Volkswagen “remains committed” to its aggressive EV program, the automaker’s U.S. chief executive said. But, as sales growth slows, the German auto giant is also considering adding hybrids and plug-in hybrids to its American fleet. And it’s not alone. Other manufacturers who’ve made major commitments to EVs, such as Kia, are also turning to hybrids to help them meet emissions targets because of consumer resistance to all-electric vehicles.
Initial demand for the new Volkswagen ID.Buzz, the all-electric minivan its launching this year, suggests sales will outstrip supply, Pablo di Si, the CEO of the VW Group of America said following a presentation at the Chicago Auto Show on Thursday.
VW has announced one of the largest EV programs in the industry, with plans to bring 30 to market by the end of the decade. It’s already launched the ID.5 crossover in the U.S. and others in Europe and China. But in a conversation with Headlight.News, di Si acknowledged that the Buzz may be the exception. After an eight-fold increase in sales between 2019 and 2023, EV sales “growth is slowing” in the States and is likely to fall short of the requirements laid out in both federal standards and the zero-emission vehicle mandates set by California and 16 other states.
A hybrid tsunami is approaching.
Several other industry leaders attending the Chicago show warned that EV sales likely won’t reach initial expectations. And that will require the industry to find alternatives. Short of getting regulators to roll back their sales targets, manufacturers say they’ll expand their line-up of conventional and plug-in hybrids.
“Hybrids,” said Russell Wager, the marketing chief at Kia America, “are part of” the transition to electric vehicles. And the automaker is backing that up. A first-ever hybrid powertrain will be offered on the 2025 Kia Carnival minivan making its debut at the Chicago Auto Show. Wager confirmed there will be more conventional and plug-in hybrids to follow.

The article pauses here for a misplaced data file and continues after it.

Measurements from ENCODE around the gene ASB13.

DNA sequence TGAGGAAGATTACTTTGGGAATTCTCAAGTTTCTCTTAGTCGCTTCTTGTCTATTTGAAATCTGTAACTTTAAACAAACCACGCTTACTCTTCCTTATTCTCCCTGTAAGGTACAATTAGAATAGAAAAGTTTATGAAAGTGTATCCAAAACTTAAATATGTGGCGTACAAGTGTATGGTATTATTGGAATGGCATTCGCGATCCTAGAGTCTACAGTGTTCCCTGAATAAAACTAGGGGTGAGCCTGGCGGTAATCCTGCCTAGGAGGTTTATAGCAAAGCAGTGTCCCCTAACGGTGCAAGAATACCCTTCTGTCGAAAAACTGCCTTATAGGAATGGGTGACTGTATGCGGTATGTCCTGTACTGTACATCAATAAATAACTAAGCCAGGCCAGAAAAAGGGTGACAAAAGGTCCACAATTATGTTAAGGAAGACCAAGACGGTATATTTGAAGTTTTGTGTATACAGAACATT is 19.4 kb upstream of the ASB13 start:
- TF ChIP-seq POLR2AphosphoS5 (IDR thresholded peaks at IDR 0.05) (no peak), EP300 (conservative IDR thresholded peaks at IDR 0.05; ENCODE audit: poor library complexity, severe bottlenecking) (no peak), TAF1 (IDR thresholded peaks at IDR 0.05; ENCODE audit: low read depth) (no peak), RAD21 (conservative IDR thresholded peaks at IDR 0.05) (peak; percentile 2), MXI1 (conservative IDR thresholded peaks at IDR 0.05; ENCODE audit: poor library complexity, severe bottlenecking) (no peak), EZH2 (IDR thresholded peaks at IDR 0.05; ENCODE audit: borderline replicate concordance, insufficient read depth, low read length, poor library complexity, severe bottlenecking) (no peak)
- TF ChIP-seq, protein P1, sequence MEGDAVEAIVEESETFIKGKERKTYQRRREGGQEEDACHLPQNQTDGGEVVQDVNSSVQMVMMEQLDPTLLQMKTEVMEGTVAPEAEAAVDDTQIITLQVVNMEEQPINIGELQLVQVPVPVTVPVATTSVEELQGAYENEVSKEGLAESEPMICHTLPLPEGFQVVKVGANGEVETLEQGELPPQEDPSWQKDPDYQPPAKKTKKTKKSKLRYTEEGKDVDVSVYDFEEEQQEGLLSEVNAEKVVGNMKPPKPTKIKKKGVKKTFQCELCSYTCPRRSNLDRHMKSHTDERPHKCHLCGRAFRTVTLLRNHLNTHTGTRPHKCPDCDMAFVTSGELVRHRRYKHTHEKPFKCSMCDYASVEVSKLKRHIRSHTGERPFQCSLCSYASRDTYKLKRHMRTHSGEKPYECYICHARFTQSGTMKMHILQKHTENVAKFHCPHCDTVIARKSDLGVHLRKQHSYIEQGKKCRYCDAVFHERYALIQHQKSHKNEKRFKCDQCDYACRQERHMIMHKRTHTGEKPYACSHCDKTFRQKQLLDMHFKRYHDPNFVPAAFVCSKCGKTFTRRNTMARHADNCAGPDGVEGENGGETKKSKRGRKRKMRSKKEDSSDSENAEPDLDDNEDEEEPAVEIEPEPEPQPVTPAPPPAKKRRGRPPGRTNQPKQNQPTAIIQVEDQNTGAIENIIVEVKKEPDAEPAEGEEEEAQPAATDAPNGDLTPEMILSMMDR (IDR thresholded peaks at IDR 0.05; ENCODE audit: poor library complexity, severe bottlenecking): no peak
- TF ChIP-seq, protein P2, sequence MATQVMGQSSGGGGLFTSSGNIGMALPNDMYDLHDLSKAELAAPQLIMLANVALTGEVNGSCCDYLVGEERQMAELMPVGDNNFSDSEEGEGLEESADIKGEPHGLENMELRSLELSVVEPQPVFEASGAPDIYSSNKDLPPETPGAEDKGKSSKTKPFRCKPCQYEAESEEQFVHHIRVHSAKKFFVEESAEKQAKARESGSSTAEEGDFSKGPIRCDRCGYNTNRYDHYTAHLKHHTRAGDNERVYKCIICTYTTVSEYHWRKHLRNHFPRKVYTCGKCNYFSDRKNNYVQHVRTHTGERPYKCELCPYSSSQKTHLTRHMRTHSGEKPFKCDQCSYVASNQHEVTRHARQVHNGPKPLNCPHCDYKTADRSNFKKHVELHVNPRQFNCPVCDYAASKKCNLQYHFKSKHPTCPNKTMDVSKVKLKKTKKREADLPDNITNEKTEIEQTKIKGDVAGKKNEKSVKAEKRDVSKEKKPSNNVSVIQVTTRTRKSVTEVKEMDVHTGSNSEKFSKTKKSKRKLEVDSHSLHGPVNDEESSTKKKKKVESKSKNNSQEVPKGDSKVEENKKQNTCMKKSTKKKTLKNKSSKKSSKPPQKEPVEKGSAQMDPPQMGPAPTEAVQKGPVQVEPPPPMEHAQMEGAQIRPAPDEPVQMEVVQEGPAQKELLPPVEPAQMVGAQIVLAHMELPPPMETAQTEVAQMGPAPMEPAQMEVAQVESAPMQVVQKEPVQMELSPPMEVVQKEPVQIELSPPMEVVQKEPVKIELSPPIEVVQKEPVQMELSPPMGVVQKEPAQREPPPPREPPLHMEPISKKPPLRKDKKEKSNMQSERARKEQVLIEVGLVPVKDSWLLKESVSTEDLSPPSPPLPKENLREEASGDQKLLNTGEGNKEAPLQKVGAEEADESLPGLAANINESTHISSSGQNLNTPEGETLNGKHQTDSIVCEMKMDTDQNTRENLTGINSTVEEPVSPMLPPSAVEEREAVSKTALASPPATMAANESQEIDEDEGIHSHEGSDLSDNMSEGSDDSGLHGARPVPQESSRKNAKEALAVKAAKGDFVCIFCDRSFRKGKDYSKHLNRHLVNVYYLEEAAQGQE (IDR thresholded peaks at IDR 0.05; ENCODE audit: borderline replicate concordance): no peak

Kia is not alone. General Motors this month said it will add new plug-in hybrids to its line-up for the first-time since it dropped the Chevrolet Volt in 2019, confirming a report published by Headlight.News last November.
For its part, Volkswagen has “not decided” whether to add hybrids to its line-up but “We have the technology” to do so, said di Si. Asked if he thinks that will happen, he said, “Hopefully, yes.”
Boom and bust?
EVs made up barely one percent of the U.S. retail automotive market in 2019. But sales mushroomed over the following four years, reaching more than 8% by early 2023, according to sales data tracked by J.D. Power. Then, in the second half of last year, the growth rate “flattened out,” said Tyson Jominy, Power’s director of data and analytics.
The slowdown comes even as manufacturers roll out waves of new battery-electric vehicles, such as the Volkswagen ID.Buzz, the Chevrolet Blazer EV, and the Kia EV9 which was named North American Utility Vehicle of the Year by a panel of 50 U.S. and Canadian journalists last month. Even EV industry leader Tesla fell short of its growth targets during the final quarter of 2023, it recently confirmed.
Analysts like Jominy point to several factors slowing adoption, including the high cost of the typical EV – which now averages about $60,000, according to industry numbers – as well as concerns about range and the lack of a robust public charging network.
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Hybrids take off